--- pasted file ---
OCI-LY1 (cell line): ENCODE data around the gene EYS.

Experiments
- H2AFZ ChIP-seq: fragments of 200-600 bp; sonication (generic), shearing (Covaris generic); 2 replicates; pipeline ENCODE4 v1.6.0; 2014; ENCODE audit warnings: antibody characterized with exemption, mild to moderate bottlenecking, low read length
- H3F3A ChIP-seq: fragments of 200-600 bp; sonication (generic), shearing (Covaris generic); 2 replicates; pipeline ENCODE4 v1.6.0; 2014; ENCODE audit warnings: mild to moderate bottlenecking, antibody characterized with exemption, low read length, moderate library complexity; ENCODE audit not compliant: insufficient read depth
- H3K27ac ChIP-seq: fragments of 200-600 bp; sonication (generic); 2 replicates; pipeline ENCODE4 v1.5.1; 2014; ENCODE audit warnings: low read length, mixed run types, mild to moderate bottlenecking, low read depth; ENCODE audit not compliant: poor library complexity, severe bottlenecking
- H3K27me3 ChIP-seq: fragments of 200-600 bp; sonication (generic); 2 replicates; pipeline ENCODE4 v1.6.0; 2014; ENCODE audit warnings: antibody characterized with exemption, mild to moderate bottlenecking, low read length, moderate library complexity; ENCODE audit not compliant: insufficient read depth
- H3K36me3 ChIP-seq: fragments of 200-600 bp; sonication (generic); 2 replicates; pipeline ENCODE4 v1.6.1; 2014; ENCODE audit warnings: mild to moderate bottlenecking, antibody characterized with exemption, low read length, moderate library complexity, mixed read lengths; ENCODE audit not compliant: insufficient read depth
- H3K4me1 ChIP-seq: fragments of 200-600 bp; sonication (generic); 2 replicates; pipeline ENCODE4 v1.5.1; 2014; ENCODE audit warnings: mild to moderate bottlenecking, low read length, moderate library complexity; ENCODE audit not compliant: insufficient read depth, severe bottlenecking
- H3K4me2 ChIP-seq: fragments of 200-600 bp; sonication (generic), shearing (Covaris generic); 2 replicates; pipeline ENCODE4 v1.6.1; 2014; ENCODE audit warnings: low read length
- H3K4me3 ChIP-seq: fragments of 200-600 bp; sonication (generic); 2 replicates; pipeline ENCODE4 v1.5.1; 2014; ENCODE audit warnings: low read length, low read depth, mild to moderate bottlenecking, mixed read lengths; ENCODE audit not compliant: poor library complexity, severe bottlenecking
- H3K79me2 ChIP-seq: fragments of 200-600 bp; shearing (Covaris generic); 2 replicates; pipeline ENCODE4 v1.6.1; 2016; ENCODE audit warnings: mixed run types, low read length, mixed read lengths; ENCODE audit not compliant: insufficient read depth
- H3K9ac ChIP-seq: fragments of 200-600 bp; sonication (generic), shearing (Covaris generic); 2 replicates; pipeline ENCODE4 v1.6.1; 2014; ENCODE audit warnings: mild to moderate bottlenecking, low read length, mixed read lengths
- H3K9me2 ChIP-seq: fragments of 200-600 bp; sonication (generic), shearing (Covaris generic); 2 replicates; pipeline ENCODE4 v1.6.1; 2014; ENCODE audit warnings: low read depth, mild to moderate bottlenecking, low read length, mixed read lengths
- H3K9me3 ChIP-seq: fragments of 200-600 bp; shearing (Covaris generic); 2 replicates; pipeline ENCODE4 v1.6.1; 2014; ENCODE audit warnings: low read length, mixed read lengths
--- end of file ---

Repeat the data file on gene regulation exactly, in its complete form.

OCI-LY1 (cell line): ENCODE data around the gene EYS.

Experiments
- H2AFZ ChIP-seq: fragments of 200-600 bp; sonication (generic), shearing (Covaris generic); 2 replicates; pipeline ENCODE4 v1.6.0; 2014; ENCODE audit warnings: antibody characterized with exemption, mild to moderate bottlenecking, low read length
- H3F3A ChIP-seq: fragments of 200-600 bp; sonication (generic), shearing (Covaris generic); 2 replicates; pipeline ENCODE4 v1.6.0; 2014; ENCODE audit warnings: mild to moderate bottlenecking, antibody characterized with exemption, low read length, moderate library complexity; ENCODE audit not compliant: insufficient read depth
- H3K27ac ChIP-seq: fragments of 200-600 bp; sonication (generic); 2 replicates; pipeline ENCODE4 v1.5.1; 2014; ENCODE audit warnings: low read length, mixed run types, mild to moderate bottlenecking, low read depth; ENCODE audit not compliant: poor library complexity, severe bottlenecking
- H3K27me3 ChIP-seq: fragments of 200-600 bp; sonication (generic); 2 replicates; pipeline ENCODE4 v1.6.0; 2014; ENCODE audit warnings: antibody characterized with exemption, mild to moderate bottlenecking, low read length, moderate library complexity; ENCODE audit not compliant: insufficient read depth
- H3K36me3 ChIP-seq: fragments of 200-600 bp; sonication (generic); 2 replicates; pipeline ENCODE4 v1.6.1; 2014; ENCODE audit warnings: mild to moderate bottlenecking, antibody characterized with exemption, low read length, moderate library complexity, mixed read lengths; ENCODE audit not compliant: insufficient read depth
- H3K4me1 ChIP-seq: fragments of 200-600 bp; sonication (generic); 2 replicates; pipeline ENCODE4 v1.5.1; 2014; ENCODE audit warnings: mild to moderate bottlenecking, low read length, moderate library complexity; ENCODE audit not compliant: insufficient read depth, severe bottlenecking
- H3K4me2 ChIP-seq: fragments of 200-600 bp; sonication (generic), shearing (Covaris generic); 2 replicates; pipeline ENCODE4 v1.6.1; 2014; ENCODE audit warnings: low read length
- H3K4me3 ChIP-seq: fragments of 200-600 bp; sonication (generic); 2 replicates; pipeline ENCODE4 v1.5.1; 2014; ENCODE audit warnings: low read length, low read depth, mild to moderate bottlenecking, mixed read lengths; ENCODE audit not compliant: poor library complexity, severe bottlenecking
- H3K79me2 ChIP-seq: fragments of 200-600 bp; shearing (Covaris generic); 2 replicates; pipeline ENCODE4 v1.6.1; 2016; ENCODE audit warnings: mixed run types, low read length, mixed read lengths; ENCODE audit not compliant: insufficient read depth
- H3K9ac ChIP-seq: fragments of 200-600 bp; sonication (generic), shearing (Covaris generic); 2 replicates; pipeline ENCODE4 v1.6.1; 2014; ENCODE audit warnings: mild to moderate bottlenecking, low read length, mixed read lengths
- H3K9me2 ChIP-seq: fragments of 200-600 bp; sonication (generic), shearing (Covaris generic); 2 replicates; pipeline ENCODE4 v1.6.1; 2014; ENCODE audit warnings: low read depth, mild to moderate bottlenecking, low read length, mixed read lengths
- H3K9me3 ChIP-seq: fragments of 200-600 bp; shearing (Covaris generic); 2 replicates; pipeline ENCODE4 v1.6.1; 2014; ENCODE audit warnings: low read length, mixed read lengths